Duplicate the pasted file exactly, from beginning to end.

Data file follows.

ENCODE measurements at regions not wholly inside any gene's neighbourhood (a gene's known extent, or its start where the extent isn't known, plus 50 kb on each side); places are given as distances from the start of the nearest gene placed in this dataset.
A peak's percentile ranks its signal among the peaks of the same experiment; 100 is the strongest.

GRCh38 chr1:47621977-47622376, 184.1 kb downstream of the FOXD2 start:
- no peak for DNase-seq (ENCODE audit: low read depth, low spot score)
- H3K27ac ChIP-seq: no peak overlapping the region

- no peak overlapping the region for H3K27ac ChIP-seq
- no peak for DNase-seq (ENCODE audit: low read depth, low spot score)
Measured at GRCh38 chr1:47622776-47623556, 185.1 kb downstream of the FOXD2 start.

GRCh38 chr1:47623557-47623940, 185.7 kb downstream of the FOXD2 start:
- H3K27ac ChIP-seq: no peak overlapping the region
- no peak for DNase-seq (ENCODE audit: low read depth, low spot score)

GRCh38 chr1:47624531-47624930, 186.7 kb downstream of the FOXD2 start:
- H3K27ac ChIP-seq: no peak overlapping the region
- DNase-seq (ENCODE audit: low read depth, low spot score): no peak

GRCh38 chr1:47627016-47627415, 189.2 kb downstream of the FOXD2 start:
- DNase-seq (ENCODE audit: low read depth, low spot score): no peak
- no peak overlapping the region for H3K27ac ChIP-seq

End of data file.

ENCODE measurements at regions not wholly inside any gene's neighbourhood (a gene's known extent, or its start where the extent isn't known, plus 50 kb on each side); places are given as distances from the start of the nearest gene placed in this dataset.
A peak's percentile ranks its signal among the peaks of the same experiment; 100 is the strongest.

GRCh38 chr1:47621977-47622376, 184.1 kb downstream of the FOXD2 start:
- no peak for DNase-seq (ENCODE audit: low read depth, low spot score)
- H3K27ac ChIP-seq: no peak overlapping the region

- no peak overlapping the region for H3K27ac ChIP-seq
- no peak for DNase-seq (ENCODE audit: low read depth, low spot score)
Measured at GRCh38 chr1:47622776-47623556, 185.1 kb downstream of the FOXD2 start.

GRCh38 chr1:47623557-47623940, 185.7 kb downstream of the FOXD2 start:
- H3K27ac ChIP-seq: no peak overlapping the region
- no peak for DNase-seq (ENCODE audit: low read depth, low spot score)

GRCh38 chr1:47624531-47624930, 186.7 kb downstream of the FOXD2 start:
- H3K27ac ChIP-seq: no peak overlapping the region
- DNase-seq (ENCODE audit: low read depth, low spot score): no peak

GRCh38 chr1:47627016-47627415, 189.2 kb downstream of the FOXD2 start:
- DNase-seq (ENCODE audit: low read depth, low spot score): no peak
- no peak overlapping the region for H3K27ac ChIP-seq